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One-on-One with... E.J. McGuire (Part 2)

by Jay Levin / Nashville Predators
As part of its 2008 Draft Coverage, caught up with the NHL’s Director of Central Scouting, E.J. McGuire to talk about Central Scouting’s role in the draft process, this year’s draft class, and some of the prospects of note in this year’s draft. Read below for Part 2 of the Q&A, which focuses more extensively on prospects available in this year’s draft.

One-on-One with… EJ McGuire Part 1 | Part 2 At the end of the first part of our Q&A you mentioned some prospects moving up in draft rankings. By the very nature, if someone is moving up, someone else has to be moving down. Can you discuss a couple of prospects who seem to be sliding and give us some insight as to why?
EJ McGuire: Well, a guy like Alex Pietrangelo developed mononucleosis toward the end of the season and you don’t get that over night. That illness often manifests itself long before it’s diagnosed. Toward the end of the season he was showing the fatigue effects of the long season and then it comes out why. Injuries or illness are something that might drop a guy’s stock. Or economics, like the highest rated European skater in our Final Report, Nikita Filatov from Russia, whose stock is dropping for circumstances beyond his control. Earlier I mentioned how skilled Filatov is so why would he possibly be available at No. 9, you might ask? Well currently there’s no transfer agreement between the IIHF and the Russian Ice Hockey Federation. A guy last year in Alexei Cherapanov, who is a wonderfully skilled player, fell to No. 17. In this year’s case it may be Filatov. That’s a sidebar that’s worth watching at this year’s draft. Filatov may be the talent of a top-three pick. Another prospect who seems to a “wild card” among draft pundits is Kyle Beach. Can you talk some more about Beach?
EM: He’s got a reputation as being a wonderfully enthusiastic guy on the ice … and off. He fits maybe an “old style NHLer.” Some games you go to see how well he can skate and you come away knowing how well he can fight and yell at the referee. He’s certainly one of the most colorful players in the draft. And certainly one of the most skilled. So off-ice is probably why other publications may not have Beach as high as Central Scouting?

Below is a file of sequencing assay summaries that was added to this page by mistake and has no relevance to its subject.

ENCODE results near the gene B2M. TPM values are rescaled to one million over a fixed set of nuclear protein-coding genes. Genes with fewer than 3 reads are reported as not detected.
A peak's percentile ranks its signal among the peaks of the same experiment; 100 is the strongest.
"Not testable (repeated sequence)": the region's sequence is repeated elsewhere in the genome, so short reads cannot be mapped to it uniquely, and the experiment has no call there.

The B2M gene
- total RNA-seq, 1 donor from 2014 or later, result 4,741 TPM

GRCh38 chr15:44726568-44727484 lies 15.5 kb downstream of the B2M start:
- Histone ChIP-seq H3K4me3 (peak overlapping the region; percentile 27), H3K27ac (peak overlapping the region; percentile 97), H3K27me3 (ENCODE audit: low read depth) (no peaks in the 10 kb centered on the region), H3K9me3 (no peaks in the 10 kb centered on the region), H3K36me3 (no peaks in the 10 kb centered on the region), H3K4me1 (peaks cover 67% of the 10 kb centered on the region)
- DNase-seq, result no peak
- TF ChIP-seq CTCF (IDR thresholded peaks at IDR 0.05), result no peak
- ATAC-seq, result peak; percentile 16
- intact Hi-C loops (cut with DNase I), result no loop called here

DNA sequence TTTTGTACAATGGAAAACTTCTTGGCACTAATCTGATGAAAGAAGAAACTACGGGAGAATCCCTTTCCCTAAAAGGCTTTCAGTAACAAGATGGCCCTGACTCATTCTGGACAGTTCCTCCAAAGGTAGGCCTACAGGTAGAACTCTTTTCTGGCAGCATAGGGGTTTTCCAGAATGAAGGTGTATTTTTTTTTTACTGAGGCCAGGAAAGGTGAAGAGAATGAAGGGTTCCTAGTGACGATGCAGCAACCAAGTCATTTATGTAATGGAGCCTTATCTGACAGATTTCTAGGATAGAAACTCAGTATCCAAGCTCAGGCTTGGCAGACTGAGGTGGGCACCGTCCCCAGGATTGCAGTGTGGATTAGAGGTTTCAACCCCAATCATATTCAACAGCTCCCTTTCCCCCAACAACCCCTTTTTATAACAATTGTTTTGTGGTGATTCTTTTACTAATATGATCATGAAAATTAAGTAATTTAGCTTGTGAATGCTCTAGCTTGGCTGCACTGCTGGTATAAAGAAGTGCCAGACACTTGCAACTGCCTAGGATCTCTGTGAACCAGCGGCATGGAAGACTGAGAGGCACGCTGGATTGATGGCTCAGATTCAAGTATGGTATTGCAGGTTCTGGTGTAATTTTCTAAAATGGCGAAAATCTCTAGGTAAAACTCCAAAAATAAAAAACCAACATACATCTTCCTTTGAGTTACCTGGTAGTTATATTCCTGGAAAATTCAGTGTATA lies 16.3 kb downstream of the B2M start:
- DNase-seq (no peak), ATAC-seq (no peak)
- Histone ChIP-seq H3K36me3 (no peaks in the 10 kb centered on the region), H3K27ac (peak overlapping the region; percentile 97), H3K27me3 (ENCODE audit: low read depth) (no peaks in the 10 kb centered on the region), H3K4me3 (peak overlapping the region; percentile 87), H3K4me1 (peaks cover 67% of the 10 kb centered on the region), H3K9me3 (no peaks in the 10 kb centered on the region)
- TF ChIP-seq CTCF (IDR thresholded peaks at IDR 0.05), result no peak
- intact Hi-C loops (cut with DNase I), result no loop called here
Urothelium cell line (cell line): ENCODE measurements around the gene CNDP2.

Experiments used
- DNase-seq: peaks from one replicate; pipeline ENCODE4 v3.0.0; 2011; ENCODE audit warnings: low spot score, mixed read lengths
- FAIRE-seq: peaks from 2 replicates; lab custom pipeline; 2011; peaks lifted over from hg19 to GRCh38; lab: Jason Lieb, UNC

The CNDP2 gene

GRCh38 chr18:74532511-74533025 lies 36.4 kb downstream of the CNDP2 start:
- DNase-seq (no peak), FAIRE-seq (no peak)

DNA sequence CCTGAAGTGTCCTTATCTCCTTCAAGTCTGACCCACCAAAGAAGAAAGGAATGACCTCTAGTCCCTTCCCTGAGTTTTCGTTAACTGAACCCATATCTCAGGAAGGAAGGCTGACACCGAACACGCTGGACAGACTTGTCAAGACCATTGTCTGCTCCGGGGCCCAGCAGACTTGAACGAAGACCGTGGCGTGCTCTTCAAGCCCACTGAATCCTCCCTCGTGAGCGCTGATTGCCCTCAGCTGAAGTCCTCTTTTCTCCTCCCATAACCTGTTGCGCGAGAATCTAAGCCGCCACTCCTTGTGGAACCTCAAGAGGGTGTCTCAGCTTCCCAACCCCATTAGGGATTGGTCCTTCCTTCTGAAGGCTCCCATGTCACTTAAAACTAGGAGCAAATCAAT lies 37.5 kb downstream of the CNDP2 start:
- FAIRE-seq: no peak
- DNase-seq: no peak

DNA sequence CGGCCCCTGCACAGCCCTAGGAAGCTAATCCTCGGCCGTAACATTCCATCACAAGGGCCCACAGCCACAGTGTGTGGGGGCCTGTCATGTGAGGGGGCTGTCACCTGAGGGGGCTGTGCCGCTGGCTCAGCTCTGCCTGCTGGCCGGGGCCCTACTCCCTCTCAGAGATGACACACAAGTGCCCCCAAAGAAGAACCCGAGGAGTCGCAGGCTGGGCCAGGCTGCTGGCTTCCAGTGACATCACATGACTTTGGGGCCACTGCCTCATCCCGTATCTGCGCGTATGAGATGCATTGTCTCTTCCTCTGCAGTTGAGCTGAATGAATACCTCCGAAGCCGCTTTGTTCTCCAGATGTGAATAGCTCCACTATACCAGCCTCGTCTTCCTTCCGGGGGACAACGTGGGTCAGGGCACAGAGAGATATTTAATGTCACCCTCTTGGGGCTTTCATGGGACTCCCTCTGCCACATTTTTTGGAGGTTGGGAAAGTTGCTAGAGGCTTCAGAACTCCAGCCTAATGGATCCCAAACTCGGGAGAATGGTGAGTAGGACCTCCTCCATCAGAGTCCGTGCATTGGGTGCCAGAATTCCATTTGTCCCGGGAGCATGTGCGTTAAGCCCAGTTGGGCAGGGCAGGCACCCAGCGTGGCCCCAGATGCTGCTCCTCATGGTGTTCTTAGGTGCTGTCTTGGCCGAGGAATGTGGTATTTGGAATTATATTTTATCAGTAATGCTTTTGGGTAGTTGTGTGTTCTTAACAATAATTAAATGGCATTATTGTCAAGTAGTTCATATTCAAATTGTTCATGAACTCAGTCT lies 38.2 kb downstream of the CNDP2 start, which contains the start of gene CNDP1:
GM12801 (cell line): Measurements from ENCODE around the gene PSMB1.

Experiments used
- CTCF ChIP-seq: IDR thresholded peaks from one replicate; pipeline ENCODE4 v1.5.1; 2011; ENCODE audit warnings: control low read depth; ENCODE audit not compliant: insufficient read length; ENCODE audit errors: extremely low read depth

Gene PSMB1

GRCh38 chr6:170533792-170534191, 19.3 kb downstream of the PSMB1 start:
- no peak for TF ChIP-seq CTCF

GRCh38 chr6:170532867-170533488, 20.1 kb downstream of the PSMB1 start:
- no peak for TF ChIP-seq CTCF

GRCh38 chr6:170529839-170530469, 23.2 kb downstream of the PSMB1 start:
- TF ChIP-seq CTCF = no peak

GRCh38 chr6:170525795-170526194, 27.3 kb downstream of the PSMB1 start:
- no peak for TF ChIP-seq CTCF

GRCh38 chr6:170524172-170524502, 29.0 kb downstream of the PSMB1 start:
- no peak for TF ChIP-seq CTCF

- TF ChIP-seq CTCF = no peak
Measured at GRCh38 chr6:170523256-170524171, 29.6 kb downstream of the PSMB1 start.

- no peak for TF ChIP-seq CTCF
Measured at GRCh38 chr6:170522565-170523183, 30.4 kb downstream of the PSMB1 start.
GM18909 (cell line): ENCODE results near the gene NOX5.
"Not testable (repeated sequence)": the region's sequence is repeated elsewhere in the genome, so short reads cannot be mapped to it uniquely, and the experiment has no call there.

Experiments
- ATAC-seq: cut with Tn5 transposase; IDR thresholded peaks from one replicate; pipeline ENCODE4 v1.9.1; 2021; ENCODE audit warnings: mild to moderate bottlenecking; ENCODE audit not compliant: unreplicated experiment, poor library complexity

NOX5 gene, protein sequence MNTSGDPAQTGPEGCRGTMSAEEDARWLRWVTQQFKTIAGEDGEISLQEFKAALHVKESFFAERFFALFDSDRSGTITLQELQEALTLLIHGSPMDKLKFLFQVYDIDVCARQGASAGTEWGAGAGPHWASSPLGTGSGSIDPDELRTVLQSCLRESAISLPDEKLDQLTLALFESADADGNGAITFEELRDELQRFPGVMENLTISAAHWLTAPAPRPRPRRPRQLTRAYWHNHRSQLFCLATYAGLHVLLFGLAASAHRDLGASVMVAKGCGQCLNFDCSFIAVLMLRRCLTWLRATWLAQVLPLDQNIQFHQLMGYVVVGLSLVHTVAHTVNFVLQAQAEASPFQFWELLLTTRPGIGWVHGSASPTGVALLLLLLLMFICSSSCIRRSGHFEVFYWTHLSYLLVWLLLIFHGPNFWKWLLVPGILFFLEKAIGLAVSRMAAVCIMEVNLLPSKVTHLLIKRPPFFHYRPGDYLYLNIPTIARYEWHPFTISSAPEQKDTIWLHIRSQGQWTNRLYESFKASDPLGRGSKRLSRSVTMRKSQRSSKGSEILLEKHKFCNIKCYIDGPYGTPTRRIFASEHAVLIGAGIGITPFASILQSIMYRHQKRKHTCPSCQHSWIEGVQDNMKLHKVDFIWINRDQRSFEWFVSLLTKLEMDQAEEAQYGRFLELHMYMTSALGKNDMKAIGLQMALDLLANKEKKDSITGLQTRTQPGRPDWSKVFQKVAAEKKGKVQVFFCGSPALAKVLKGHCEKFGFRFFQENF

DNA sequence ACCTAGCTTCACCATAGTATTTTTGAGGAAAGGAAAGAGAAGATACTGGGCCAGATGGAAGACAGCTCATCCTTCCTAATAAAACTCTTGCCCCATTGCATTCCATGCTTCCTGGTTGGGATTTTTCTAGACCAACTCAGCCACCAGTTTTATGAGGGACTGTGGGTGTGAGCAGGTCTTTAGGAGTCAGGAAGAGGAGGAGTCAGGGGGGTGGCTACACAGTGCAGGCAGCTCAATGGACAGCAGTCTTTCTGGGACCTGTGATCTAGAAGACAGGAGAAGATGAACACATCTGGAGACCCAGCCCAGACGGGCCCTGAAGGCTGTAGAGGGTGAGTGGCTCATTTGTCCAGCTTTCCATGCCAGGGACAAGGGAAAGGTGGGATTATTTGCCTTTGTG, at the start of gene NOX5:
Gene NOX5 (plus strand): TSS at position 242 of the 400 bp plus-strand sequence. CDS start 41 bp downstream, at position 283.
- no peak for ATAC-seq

EM: Probably. Central Scouting errs on the side of on-ice observation. Because we don’t have to live with the prospects after they’ve been drafted. In other words, Central Scouting – and the team’s know this – stops short of asking a Principal at High School or a coach if a prospect is a problem. And I’m not implying anything with Beach, just painting a broader brush for background. Back to Beach, the Nashville Predators will do their homework and will do it well and they’ll say either, “We don’t like what we’re hearing. Let’s stay away from this kid.” Or they’ll say, “You know what, there may be some misunderstanding about this kid.” And just to clarify, we’re not talking anything criminal here with Beach. I’m not trying to make excuses for it, but we’re talking in terms of skipped school and misconduct penalties for yelling at the referee. Earlier you mentioned the depth of the defensive prospects in this draft class. Can you name some of the top pure goal scorers and top creative forwards in this year’s draft?
EM: Unless David Poile mortgages a ton of picks, players, and prospects, he’s not going to get Steven Stamkos, so let’s cross him off the list. Nikita Filatov probably will be gone before No. 9, too, but those two guys definitely fit the bill. After them, if there’s a need for creativity, you’re talking our No. 9 ranked North American skater, Cody Hodgson. He’s the quarterback of the Brampton Battalion power-play. He sees the ice wonderfully well. Skates great. In the old days, he might be considered a bit small at 5’11, 185-pounds, but watch Daniel Briere or Steve Sullivan or Paul Kariya and you’ll see that size is no longer an albatross around these kids’ necks. The next kid in that range would be Mikkel Boedker. He’s a wonderfully skilled player. As much as Hodgson quarterbacks his team’s power-play from down on the side boards, Boedker, as a forward, is trusted with the point position on the power-play. After them it’s another OHL player, Joshua Bailey. Bailey’s a little bit taller than Hodgson and Boedker, but a little bit thinner. He’s creative and snipping scoring. Everything – without unfairly comparing him – that a Paul Kariya is in the NHL, Bailey is to his Junior team right now. So he would be very heavily looked at for team’s needing offensive skill. He’s rated No. 14 on our list, so I would think if things went according to ranking, he’d potentially be in the mix for Nashville’s pick at No. 15, especially if that’s the need for the Predators. In talking about your traditional power-forwards, who are some of the top names in that mold?